You can learn by studying the disassembly ("listing") of optimized HL compilers (example: VC++) and there are settings to customize code generation. I prefer fast-call and/or my function macro. Advantages: Portable to X86+ARM, easy, no "stdcall" prefix, no ret before end, endf can return a value, "try" error checking, no [] for locals and parameters:
Code:
function foo, a, b
 locals x, y, z
 ; ...
endf    
DimonSoft showed a typical X86 way to setup a stack frame that supports locals. Another approach is esp-only, but it's unsafe and in most cases, execution time far outweighs the call overhead except in the smallest examples - rgb(r,g,b), strlen(s) - that are being called repetitively in a tight loop.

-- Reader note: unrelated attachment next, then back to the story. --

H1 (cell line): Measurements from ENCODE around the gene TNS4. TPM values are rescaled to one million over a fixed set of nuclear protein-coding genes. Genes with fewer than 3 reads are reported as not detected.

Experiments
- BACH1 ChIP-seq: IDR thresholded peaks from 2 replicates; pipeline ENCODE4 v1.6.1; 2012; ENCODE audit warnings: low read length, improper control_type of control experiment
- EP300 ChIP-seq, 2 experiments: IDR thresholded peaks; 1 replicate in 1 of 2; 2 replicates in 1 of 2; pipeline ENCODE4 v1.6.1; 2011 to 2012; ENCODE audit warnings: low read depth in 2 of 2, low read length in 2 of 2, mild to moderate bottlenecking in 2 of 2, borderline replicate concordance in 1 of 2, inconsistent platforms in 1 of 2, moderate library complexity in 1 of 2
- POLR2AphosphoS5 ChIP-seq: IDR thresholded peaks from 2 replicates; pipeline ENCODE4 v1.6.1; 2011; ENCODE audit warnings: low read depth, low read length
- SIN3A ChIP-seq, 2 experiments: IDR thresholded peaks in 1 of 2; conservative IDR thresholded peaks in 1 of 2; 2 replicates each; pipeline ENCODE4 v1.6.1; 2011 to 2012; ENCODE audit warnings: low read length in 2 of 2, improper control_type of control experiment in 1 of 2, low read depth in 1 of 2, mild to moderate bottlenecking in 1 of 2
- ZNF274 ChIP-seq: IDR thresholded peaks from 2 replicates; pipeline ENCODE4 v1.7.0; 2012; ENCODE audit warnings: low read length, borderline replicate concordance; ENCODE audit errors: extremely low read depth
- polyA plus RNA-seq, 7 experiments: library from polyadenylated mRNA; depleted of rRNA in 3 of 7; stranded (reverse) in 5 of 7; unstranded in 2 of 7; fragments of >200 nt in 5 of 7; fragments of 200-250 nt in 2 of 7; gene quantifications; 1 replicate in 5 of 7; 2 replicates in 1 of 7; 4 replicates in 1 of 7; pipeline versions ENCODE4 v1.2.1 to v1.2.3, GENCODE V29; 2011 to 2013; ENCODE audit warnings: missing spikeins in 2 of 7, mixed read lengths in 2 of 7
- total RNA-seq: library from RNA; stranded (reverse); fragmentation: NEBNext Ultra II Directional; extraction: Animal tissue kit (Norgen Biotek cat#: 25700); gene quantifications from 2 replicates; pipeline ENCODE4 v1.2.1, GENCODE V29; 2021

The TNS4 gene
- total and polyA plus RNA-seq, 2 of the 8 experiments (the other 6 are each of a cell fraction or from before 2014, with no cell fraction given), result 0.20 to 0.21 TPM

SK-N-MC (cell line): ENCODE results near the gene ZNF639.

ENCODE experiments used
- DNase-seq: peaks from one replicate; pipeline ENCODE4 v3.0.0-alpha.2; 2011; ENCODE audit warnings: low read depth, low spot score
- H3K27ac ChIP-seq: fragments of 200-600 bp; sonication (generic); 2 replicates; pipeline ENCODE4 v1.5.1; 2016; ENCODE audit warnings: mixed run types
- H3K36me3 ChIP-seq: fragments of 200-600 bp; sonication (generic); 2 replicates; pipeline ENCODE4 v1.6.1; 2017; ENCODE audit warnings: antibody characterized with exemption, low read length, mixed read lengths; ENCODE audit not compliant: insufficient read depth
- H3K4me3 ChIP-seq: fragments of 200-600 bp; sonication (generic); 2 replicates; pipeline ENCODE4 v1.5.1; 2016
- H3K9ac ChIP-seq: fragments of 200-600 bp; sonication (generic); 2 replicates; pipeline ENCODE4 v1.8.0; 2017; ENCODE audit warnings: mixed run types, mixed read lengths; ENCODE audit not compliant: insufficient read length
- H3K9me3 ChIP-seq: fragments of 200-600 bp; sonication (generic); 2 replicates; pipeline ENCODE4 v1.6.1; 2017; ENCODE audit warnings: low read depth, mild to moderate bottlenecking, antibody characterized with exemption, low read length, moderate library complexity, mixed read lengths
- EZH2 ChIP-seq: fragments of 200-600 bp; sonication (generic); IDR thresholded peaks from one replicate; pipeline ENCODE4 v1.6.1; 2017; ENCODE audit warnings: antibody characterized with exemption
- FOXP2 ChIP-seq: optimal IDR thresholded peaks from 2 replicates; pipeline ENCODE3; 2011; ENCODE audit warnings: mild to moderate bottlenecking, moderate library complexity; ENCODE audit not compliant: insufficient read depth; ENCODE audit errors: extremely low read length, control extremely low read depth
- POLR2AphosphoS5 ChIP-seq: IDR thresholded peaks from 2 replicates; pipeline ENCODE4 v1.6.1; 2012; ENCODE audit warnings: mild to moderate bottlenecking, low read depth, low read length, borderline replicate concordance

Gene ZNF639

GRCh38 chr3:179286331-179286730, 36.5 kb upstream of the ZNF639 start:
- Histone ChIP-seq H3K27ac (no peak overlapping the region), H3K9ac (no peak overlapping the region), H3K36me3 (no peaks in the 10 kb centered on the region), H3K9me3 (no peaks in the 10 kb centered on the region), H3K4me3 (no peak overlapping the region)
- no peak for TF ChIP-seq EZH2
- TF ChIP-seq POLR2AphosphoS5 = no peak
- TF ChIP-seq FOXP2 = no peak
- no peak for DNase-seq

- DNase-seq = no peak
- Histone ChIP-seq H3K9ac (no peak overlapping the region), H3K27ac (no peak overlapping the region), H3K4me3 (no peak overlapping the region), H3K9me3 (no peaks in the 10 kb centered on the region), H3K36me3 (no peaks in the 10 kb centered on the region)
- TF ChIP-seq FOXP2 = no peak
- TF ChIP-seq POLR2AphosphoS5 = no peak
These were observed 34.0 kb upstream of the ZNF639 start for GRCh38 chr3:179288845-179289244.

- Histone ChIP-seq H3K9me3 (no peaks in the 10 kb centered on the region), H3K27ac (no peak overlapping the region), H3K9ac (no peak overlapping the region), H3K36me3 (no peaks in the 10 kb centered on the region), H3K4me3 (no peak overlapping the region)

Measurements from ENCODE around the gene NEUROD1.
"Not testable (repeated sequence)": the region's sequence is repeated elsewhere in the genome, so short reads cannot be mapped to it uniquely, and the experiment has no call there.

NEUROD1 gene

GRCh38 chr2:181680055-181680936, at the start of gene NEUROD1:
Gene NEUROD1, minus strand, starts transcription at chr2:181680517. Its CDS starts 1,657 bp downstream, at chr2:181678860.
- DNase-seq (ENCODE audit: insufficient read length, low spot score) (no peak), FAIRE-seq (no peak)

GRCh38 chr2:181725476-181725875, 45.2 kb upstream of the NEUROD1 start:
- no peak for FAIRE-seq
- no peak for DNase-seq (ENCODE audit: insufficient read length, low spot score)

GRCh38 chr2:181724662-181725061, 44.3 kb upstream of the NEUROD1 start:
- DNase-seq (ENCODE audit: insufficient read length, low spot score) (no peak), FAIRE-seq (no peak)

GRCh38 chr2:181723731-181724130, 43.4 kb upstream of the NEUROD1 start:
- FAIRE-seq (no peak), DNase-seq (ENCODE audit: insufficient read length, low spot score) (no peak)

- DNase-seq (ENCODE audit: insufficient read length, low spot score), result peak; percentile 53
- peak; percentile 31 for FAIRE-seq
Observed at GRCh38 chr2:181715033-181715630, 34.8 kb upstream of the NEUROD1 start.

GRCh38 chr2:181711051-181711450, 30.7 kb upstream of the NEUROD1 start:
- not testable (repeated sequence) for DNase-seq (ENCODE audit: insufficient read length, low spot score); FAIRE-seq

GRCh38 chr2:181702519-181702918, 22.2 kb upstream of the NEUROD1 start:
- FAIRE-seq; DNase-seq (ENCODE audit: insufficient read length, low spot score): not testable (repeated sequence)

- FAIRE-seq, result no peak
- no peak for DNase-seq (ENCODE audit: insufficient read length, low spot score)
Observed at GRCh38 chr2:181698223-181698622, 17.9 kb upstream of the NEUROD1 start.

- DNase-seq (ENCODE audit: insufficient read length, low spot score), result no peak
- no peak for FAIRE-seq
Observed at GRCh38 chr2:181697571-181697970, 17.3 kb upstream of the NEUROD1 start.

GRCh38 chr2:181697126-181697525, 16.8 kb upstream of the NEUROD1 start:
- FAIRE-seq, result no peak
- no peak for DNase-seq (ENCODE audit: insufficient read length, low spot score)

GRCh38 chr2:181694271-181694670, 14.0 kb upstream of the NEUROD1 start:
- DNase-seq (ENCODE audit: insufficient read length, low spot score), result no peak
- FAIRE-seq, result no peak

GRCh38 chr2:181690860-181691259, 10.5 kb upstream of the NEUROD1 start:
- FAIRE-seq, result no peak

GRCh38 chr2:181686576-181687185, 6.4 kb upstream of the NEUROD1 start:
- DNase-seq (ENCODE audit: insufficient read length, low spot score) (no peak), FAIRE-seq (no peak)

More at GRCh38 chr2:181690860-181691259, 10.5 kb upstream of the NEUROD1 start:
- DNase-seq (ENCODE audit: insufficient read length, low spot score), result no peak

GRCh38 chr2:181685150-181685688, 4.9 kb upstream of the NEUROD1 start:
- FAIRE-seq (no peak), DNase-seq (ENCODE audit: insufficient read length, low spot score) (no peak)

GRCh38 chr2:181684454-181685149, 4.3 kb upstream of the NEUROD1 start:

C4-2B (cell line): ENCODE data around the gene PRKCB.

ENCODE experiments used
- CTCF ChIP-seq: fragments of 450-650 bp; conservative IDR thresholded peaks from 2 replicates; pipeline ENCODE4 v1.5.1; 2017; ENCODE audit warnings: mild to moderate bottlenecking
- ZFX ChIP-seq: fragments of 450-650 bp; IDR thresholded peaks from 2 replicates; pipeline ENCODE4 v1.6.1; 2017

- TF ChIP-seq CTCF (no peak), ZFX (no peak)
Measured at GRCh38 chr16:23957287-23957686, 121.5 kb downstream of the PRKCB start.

Guru: What?! Writing standard procedures (using FASM's proc) is equivalent to using C?!
Post 25 Oct 2013, 19:57
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IHateRegistering



Joined: 24 Oct 2013
Posts: 2
IHateRegistering
Thank you very much! I didn't know that my question's topic has the name calling convention. I searched the internet and found massive examples. That's quite a big topic and I guess as I am using assembler I will more understand what kind of convention to use in which situation. Due to lack of experience in the moment, I simply will try to use stdcall and fastcall as they're easy to understand.

Thanks again for all your answers!
Post 26 Oct 2013, 01:33